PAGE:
Sick people in The Gambia who would normally be bound for healthcare centres for medical attention have been avoiding hospitals like the plague for fear of stigmatization over coronavirus.However, like almost every corner of the globe, where people are struggling to make sense of a pandemic that has claimed north of 160, 000 lives worldwide, these are unusual times in The Gambia.
Since unsubstantiated reports of suspected Covid-19 cases being ostracized by society, a growing number of people has been reluctant to visit medical facilities, dreading the implications of being pigeonholed as carriers of coronavirus.
The resulting scene has been virtually empty hospitals and healthcare centres where bustling queues of patients lining for treatment are a thing of the past.
From the Serrekunda General Hospital to health centres in nearby Bakau and beyond, medical facilities in urban Gambia look deserted for long periods of the day and night.
In the grounds of those facilities medical workers look forlorn, listless and tired more out of idleness than work-induced fatigue.
People with complaints for common diseases such as malaria, fever, common cold and diabetes prefer nursing themselves anywhere but public hospitals.
The fear of stigmatization more than anything else is fueling this lukewarm attitude towards hospitals.
“I escorted my grandmother to Serrekunda General Hospital, and I was amazed by the very few people I saw there” said Ousman Demba.
“I think this is because many people are living with the fear that they might be diagnosed with the virus, even if they are suffering from other more common diseases like malaria, ” Mr. Demba told the Africa Press Agency.
Fatou Ceesay, acknowledged being among those avoiding hospitals in this time of coronavirus outbreak.
Others see a dangerous irony visiting Gambian hospitals.
Thanks to the crowds they attract, such medical facilities are some of the surest places to contract the virus given that like markets people do not respect the social distancing regulation advised by international and local health officials.
At the Serrekunda General Hospital, a small team of health workers aimed their lone thermometer gun with its blue beam at the foreheads of people who still took turns entering the facility in dribs and drabs.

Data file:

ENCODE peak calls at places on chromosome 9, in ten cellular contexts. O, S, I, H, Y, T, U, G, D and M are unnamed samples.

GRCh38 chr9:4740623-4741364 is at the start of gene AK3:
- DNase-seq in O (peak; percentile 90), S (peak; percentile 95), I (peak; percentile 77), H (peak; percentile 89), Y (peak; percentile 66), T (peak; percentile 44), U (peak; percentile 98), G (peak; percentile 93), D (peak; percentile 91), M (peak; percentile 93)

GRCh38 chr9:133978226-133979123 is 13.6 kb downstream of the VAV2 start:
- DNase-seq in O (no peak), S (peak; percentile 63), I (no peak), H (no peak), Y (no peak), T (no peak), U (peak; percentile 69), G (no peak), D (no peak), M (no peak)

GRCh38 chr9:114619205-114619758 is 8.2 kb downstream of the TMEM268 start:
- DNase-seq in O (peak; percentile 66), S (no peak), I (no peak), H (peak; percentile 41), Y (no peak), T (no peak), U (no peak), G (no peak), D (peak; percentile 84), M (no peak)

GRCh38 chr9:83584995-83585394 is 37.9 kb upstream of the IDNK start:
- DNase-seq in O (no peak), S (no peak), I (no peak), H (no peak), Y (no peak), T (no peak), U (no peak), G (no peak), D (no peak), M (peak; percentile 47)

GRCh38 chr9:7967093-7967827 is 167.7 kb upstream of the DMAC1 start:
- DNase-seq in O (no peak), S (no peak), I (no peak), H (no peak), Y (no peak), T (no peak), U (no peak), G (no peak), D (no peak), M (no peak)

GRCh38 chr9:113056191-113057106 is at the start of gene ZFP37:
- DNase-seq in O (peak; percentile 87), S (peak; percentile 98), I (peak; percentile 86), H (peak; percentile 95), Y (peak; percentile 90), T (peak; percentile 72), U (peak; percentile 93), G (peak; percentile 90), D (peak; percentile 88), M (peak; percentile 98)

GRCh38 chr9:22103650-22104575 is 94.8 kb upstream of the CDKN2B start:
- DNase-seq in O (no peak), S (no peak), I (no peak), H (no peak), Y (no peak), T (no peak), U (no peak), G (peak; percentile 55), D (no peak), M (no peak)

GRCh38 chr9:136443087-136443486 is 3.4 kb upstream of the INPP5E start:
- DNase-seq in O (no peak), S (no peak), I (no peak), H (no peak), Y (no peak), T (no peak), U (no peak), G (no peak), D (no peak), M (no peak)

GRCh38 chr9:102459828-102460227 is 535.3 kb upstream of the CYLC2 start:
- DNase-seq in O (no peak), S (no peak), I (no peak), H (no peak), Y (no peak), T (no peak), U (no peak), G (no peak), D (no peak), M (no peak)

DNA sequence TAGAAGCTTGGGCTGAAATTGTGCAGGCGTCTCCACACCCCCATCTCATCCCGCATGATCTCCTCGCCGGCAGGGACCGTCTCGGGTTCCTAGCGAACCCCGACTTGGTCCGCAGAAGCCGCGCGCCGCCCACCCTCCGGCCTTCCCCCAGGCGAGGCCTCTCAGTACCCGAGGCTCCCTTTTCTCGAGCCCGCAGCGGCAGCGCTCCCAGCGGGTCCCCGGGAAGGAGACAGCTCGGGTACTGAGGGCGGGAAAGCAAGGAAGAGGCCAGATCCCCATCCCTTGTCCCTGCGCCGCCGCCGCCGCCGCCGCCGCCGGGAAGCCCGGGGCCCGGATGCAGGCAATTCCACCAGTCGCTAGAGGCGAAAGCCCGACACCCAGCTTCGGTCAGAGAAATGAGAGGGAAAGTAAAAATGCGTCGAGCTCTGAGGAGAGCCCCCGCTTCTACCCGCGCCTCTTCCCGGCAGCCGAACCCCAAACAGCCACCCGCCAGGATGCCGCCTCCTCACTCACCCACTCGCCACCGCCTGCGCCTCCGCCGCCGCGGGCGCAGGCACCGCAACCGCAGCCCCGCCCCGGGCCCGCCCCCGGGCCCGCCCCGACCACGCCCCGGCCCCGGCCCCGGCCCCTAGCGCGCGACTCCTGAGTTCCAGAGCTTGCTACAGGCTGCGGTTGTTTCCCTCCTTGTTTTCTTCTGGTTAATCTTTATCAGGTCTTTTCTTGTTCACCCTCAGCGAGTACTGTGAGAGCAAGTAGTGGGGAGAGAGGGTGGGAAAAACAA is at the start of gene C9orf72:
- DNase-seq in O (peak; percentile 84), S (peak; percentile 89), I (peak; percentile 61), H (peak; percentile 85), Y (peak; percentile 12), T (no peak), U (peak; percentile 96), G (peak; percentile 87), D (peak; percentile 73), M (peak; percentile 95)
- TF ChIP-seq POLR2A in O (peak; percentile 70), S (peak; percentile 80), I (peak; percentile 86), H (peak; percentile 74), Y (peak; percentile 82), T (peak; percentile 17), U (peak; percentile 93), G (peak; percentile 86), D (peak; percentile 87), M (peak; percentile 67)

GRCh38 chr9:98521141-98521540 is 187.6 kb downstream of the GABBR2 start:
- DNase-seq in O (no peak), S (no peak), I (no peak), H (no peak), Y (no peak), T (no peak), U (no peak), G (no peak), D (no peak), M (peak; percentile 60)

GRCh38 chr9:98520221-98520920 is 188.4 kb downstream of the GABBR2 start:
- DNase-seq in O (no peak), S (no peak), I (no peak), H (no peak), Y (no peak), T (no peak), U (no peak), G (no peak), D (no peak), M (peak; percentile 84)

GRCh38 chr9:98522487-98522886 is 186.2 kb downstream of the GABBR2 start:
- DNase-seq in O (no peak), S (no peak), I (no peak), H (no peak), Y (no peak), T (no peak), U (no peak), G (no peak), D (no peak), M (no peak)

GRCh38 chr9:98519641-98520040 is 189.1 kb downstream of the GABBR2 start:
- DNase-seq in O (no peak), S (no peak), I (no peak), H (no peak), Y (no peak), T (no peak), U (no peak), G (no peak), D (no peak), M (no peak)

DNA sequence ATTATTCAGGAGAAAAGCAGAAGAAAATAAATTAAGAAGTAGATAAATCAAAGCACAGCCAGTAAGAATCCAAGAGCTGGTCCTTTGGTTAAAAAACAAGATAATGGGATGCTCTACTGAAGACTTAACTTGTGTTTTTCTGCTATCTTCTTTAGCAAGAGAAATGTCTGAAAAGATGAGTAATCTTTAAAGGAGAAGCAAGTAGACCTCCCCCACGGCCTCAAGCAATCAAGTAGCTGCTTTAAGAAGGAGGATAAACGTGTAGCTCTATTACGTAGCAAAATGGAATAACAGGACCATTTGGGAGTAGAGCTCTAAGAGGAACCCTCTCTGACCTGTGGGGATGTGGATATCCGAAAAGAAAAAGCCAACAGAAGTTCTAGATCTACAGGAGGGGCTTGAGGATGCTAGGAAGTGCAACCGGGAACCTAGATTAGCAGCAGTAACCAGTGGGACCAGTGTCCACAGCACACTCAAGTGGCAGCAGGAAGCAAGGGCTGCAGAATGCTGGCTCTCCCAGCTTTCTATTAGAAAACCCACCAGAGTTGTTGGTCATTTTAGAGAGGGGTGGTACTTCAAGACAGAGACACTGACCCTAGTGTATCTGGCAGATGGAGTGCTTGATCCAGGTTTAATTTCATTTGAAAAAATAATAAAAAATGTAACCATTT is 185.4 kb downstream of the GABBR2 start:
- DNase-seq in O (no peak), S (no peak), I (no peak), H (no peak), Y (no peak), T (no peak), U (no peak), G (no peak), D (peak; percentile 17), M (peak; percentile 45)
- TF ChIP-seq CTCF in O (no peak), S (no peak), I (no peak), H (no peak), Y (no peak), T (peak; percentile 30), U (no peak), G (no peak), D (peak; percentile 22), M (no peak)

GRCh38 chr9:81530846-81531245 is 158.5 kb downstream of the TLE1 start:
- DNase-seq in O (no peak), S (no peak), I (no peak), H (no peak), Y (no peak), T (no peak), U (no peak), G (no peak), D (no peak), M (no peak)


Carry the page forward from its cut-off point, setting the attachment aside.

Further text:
Just outside its gate stood an unmissable plastic container full of liquified detergent for the mandatory hand-washing, a cornerstone of the hgyiene regulations to prevent person-to-person infections.
Last month, a health official there intimated to the African Press Agency that a suspected Covid-19 case was quarantined there apparently without the knowledge of members of the public many of whom stayed away from the hospital anyway.
No Covid-19 tests take place there despite it being the biggest referral hospital in Gambia’s main metropole together with the Edward Francis Small Teaching Hospital in Banjul.
That distinction is reserved for the British-run Medical Research Council (MRC) where all tests for the coronavirus have been taken since the first suspected case of the virus surfaced in The Gambia.
However, like a few exceptions to the general rule, Hoja Gaye will not lose sleep about being prone to stigmatization over coronavirus.
For Ms. Gaye, it is business as usual, leaving her to worry more about her health than how society will see her in relation to the virus.
“A few days ago I was not feeling well, and went to hospital…am not afraid, because I know it is not all about coronavirus as other diseases also exist,” the young woman said not oblivious of the fact that the deadly pandemic has taken treacherous forms in other parts of the world where seemingly healthy people turned out positive.
As one local commentator shrewdly observed, “positive” has been the most negative word of the year so far.
Meanwhile, social stigma as a result of the coronavirus also include harassing chance sneezers and coughers letting go in the midst of others.
Thus commuters in The Gambia make conscious efforts to avoid sneezing or coughing in public lest they become the butt of unflattering remarks about being possible carriers of the virus and out to infect others.
The Health ministry recently announced that the country’s confirmed case of the virus has reached double digits, ten to be precise and one fatality, rendering wary Gambians warier and driving their survival instincts back to primordial inclinations.
Aside from the psychological burden posed by the pandemic on the population, pressure on the government to inspire hope and deliver against a disease that is still little known, could never be greater.
Successive Gambian governments have inherited a difficult campaign against Africa’s foremost killer disease malaria.
With the threat from Covid-19 now more real than imagined, malaria has drastically been relegated to the back-burner in the national scale of medical preferences.
With billboards, talk shows and dramas, sensitisations on the prevention and control of Covid-19 are intensifying nationwide everyday but in the words of Dr. Momodou Gassama, Health Promotion Specialist at the WHO Office in Banjul, the country cannot afford to underestimate the dangers posed by other diseases such as diabetes, hypertension, and malaria.
Like the crusade against AIDS, the stigma that attends to Covid-19 will further complicate the fight against this deadly respiratory illness which many health experts warn may take years to contain globally.
In the meantime, Gambians like Fatou Ceesay will avoid hospitals like the plague as long as Covid-19 is around.